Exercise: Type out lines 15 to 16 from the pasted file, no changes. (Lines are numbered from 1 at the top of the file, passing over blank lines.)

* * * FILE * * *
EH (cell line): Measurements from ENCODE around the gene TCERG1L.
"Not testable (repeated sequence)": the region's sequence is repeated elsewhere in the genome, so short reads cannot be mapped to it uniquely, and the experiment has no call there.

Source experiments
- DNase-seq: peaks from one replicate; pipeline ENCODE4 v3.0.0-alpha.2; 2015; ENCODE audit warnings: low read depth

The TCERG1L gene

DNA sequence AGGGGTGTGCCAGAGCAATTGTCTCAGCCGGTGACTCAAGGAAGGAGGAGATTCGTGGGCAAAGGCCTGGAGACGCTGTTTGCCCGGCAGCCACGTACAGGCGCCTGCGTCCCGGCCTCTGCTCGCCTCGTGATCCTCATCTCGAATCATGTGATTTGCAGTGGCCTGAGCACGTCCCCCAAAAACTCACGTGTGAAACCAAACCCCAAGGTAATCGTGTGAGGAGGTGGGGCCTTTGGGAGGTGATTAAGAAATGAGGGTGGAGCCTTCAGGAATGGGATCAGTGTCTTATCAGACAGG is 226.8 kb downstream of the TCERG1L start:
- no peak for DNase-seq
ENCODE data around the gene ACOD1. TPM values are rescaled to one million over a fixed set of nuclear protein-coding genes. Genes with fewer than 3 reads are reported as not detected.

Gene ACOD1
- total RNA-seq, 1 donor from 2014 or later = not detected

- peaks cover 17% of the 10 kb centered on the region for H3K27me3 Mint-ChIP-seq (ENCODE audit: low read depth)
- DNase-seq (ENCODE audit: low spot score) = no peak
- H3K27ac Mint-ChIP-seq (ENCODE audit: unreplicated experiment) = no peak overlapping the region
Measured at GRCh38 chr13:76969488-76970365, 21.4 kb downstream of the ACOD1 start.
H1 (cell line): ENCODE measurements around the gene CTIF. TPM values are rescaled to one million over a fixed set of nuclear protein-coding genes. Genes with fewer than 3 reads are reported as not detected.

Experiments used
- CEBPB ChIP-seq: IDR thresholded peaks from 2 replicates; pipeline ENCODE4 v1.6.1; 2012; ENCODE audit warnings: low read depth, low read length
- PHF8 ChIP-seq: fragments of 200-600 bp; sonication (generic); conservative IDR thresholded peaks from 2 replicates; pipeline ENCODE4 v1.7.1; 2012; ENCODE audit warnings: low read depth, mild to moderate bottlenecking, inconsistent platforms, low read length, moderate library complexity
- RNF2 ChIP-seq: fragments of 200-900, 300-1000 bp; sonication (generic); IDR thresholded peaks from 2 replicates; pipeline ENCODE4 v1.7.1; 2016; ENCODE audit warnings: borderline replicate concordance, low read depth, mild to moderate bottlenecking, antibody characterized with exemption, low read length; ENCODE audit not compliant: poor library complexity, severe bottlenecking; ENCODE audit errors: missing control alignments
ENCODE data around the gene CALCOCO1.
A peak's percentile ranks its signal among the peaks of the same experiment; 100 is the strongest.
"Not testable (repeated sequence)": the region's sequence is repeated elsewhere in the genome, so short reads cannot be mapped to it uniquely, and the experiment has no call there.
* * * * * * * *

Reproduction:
H1 (cell line): ENCODE measurements around the gene CTIF. TPM values are rescaled to one million over a fixed set of nuclear protein-coding genes. Genes with fewer than 3 reads are reported as not detected.

Experiments used